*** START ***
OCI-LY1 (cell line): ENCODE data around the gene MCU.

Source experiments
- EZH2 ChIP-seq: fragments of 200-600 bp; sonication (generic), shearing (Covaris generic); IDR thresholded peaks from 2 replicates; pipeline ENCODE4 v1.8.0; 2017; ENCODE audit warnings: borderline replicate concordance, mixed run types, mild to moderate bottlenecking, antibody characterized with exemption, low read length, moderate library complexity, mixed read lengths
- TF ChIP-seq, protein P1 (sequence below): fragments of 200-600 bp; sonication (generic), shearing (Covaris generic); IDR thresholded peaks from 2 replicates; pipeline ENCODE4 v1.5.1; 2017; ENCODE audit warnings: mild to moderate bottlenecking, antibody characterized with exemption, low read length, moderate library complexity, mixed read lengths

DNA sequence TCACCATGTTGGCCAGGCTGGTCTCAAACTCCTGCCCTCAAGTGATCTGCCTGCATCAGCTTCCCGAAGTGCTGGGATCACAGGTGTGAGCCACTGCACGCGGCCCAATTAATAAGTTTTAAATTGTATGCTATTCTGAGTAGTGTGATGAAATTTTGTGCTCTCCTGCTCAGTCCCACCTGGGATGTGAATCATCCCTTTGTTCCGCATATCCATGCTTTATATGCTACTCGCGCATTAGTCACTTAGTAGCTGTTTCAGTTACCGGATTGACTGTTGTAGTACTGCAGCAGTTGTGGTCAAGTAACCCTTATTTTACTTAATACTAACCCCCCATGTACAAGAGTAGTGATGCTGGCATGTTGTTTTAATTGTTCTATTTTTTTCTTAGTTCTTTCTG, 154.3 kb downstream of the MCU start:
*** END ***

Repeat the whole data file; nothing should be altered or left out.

OCI-LY1 (cell line): ENCODE data around the gene MCU.

Source experiments
- EZH2 ChIP-seq: fragments of 200-600 bp; sonication (generic), shearing (Covaris generic); IDR thresholded peaks from 2 replicates; pipeline ENCODE4 v1.8.0; 2017; ENCODE audit warnings: borderline replicate concordance, mixed run types, mild to moderate bottlenecking, antibody characterized with exemption, low read length, moderate library complexity, mixed read lengths
- TF ChIP-seq, protein P1 (sequence below): fragments of 200-600 bp; sonication (generic), shearing (Covaris generic); IDR thresholded peaks from 2 replicates; pipeline ENCODE4 v1.5.1; 2017; ENCODE audit warnings: mild to moderate bottlenecking, antibody characterized with exemption, low read length, moderate library complexity, mixed read lengths

DNA sequence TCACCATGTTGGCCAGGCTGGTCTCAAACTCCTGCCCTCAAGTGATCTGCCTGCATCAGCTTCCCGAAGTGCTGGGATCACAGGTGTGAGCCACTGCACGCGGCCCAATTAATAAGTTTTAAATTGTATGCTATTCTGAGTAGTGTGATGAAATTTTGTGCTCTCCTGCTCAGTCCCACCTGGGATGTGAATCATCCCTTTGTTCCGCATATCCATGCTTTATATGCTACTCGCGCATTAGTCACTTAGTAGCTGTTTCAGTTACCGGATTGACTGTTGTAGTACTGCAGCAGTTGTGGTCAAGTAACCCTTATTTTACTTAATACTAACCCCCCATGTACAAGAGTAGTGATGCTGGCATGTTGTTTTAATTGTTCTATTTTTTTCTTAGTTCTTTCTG, 154.3 kb downstream of the MCU start: